In March, just as cases of Covid-19 were spreading in Maryland, David McMillan, director of the Mayor’s Office of Emergency Management (MOEM), was abruptly placed on leave. Mayor Bernard C. “Jack” Young refused to say why, calling it “a personal matter.”
Another mystery at MOEM was how Anthony R. Smith, a retired fire department employee working there under contract, was the fifth-highest-paid city employee last year, pulling down $243,747 on a base salary of $105,000.
Yesterday there came an explanation thanks to a report by the Office of the Inspector General.
The investigators found that McMillan had approved improper overtime for Smith and a leased Chevrolet Tahoe at twice the cost of the previous city vehicle he was assigned – after he had crashed the first car on the Beltway at 2:30 a.m. while off duty.
The report also says that Smith worked for the city without a contract for three months and used his city vehicle, mobile phone and computer excessively for personal use in violation of city policies.
The report does not name McMillan or Smith but The Brew has confirmed that they are the subjects of the IG’s report. According to the report, McMillan and Smith no longer work for the city. Neither of them could be reached for comment.
$42,441 in Overtime
The report synopsis, released by Inspector General Isabel Cumming, provides details on her findings.
The one-year contract for Smith that McMillan submitted to the Board of Estimates in December 2018 specified that he would earn $105,000 for the duration of the contract “without any additional benefits and/or compensations.”
But between April 1, 2019 and March 10, 2020, McMillan authorized for Smith 560.50 hours of overtime resulting in $42,441.06 in overtime pay, the report says. McMillan also allowed Smith to continue to work for four months after the expiration of the original contract without submitting a new one.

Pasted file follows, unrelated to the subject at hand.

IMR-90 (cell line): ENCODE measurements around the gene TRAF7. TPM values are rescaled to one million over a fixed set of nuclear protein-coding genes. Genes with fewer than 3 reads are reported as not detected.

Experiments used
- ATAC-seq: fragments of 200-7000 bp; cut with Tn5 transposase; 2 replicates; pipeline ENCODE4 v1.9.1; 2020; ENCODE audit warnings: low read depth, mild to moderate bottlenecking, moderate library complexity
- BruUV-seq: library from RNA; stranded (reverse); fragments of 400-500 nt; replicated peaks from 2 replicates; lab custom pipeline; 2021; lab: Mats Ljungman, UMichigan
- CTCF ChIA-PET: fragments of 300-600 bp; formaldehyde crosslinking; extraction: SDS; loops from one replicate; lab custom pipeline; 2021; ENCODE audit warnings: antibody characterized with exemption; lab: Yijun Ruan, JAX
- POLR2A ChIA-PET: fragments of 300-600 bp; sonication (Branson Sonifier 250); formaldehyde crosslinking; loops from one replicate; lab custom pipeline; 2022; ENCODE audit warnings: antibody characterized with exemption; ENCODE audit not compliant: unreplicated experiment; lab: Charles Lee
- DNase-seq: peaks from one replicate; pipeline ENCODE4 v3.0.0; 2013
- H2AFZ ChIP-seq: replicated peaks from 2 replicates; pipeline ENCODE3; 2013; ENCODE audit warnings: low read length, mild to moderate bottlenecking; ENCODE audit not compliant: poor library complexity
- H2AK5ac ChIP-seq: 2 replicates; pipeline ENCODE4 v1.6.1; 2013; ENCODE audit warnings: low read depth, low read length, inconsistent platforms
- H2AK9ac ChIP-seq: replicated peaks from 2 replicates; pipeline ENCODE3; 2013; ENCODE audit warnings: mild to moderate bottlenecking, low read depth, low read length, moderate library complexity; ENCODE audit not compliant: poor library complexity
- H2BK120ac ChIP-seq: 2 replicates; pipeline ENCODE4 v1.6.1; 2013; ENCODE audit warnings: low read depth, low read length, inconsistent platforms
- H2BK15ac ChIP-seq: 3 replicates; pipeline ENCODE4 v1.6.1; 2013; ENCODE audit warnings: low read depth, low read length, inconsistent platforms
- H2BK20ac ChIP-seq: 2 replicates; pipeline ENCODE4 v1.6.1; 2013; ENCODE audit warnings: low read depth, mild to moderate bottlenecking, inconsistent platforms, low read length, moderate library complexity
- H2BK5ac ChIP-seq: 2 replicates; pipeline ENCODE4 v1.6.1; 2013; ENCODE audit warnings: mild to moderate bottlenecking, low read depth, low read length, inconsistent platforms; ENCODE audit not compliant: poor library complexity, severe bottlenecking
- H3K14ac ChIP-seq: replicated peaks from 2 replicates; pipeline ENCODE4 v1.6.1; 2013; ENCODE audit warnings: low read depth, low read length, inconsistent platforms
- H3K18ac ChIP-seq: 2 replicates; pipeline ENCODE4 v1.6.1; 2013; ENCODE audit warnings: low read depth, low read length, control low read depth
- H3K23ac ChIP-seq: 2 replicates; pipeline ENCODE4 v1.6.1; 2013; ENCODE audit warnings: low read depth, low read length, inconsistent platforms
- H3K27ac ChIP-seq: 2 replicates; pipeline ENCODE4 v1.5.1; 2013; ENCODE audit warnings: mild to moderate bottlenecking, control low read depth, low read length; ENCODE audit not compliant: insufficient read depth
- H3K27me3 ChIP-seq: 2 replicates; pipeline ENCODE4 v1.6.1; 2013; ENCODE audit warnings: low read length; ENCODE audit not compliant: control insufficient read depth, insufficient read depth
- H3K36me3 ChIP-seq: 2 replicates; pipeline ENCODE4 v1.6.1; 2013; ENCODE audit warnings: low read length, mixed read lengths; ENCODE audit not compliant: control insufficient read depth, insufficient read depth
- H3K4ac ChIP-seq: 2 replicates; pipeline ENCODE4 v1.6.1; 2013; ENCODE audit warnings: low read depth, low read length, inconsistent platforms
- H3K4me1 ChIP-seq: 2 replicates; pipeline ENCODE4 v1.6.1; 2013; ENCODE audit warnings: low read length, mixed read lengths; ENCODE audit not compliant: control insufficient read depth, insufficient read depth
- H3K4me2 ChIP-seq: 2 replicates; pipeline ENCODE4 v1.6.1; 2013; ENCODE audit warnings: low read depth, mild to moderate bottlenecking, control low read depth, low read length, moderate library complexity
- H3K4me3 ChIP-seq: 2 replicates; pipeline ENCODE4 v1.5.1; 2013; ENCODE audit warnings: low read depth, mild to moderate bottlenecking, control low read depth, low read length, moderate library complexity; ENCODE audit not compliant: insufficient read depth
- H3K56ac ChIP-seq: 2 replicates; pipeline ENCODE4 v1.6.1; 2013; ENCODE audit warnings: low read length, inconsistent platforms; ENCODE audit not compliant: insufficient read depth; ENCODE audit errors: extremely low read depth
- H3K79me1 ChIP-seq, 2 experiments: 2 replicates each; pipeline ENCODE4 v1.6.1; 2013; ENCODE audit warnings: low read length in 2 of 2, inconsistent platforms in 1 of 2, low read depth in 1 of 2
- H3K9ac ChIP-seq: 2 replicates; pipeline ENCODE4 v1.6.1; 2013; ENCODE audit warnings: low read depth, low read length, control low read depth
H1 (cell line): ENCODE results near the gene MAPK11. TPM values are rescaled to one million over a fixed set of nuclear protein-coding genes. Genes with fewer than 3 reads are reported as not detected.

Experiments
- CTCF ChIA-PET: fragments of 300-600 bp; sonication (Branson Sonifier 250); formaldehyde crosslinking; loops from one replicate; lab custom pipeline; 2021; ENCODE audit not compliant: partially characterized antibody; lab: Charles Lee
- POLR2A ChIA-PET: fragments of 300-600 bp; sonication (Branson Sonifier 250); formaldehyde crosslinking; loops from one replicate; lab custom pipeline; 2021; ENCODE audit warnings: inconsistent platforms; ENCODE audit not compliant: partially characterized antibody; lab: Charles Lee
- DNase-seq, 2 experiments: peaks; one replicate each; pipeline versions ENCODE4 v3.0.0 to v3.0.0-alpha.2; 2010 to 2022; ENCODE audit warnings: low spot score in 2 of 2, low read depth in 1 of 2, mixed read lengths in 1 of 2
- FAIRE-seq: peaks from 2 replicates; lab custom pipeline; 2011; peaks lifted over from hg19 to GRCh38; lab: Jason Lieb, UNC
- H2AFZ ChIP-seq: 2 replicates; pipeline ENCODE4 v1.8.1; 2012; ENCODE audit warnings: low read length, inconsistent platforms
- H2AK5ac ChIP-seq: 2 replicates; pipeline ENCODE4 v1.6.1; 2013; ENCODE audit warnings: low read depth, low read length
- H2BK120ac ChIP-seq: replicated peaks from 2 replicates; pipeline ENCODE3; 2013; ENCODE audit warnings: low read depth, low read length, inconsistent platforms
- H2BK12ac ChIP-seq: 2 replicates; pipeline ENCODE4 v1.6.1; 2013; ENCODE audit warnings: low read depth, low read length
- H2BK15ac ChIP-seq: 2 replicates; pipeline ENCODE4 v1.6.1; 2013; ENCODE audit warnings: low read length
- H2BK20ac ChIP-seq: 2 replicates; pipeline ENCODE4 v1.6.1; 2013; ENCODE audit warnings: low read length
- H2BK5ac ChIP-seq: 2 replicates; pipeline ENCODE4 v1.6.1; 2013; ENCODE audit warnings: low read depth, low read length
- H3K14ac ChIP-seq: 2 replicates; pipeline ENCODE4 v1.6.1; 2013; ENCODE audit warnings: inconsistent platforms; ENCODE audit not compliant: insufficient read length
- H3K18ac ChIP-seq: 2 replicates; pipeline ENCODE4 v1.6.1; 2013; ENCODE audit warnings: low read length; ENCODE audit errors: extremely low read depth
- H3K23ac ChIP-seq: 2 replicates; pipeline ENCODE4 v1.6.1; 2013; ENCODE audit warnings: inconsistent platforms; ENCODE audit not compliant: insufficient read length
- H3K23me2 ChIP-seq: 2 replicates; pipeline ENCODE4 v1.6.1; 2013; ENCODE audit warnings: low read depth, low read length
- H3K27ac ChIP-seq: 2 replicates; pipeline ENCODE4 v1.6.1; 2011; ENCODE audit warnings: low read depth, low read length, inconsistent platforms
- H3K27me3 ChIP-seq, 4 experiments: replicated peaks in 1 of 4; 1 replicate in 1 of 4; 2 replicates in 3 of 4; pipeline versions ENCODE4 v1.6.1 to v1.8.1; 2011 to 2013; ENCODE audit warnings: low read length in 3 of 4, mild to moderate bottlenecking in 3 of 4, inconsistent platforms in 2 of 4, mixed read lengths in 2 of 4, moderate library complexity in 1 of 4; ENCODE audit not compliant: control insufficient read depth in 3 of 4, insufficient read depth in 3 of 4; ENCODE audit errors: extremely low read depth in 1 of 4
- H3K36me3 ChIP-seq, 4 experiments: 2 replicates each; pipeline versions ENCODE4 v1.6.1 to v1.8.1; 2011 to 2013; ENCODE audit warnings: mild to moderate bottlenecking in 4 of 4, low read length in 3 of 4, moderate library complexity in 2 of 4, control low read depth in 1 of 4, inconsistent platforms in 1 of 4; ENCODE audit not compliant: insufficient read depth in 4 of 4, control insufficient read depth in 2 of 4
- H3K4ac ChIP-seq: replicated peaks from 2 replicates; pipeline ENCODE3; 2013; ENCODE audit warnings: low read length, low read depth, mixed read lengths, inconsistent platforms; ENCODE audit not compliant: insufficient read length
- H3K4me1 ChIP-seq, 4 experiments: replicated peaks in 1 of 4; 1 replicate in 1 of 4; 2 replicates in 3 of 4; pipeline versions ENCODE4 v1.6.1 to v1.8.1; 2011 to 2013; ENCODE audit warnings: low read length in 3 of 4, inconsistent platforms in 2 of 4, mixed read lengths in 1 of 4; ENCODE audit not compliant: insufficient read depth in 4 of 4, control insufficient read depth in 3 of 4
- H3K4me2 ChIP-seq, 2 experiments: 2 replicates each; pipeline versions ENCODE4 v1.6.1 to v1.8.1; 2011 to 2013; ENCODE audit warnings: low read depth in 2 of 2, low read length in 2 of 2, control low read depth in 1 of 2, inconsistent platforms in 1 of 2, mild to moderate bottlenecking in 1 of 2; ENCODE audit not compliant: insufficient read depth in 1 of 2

“An enhanced driver alert package that included power-adjustable pedals, forward collision alert, Intellibeam headlamps, low speed forward automatic braking, lane keep assist. . . “
After Smith was involved in a serious crash in his previous leased city vehicle, McMillan approved the lease of a new take-home emergency vehicle, the OIG said.
The original vehicle was leased at $498 per month, while the new vehicle leased at $977 per month with a $695 customization package the IG deemed not necessary.
Among its features were “an enhanced driver alert package that included power-adjustable pedals, forward collision alert, Intellibeam™ headlamps, low speed forward automatic braking, lane keep assist with lane departure warning, and safety alert driver seat.”
The added expense to the city was judged to be nearly $54,000. And the extra expenses stemming from the accident cost more than $20,000.
“Unbecoming an employee”
The synopsis also provides some, but not all of the details concerning the improper use of city equipment.
It notes that at the time of the accident, Smith was off-duty, traveling from his home in Harford County towards Glen Burnie for reasons that were “unclear.”
It also notes that Smith violated city policy when he “used city-owned electronic equipment for personal use and engaged in communications and acts, both on and off duty, that are unbecoming of a city employee or contractor.”
The report explained that the details of these violations “are not included in this report due to the findings being of a personnel nature.”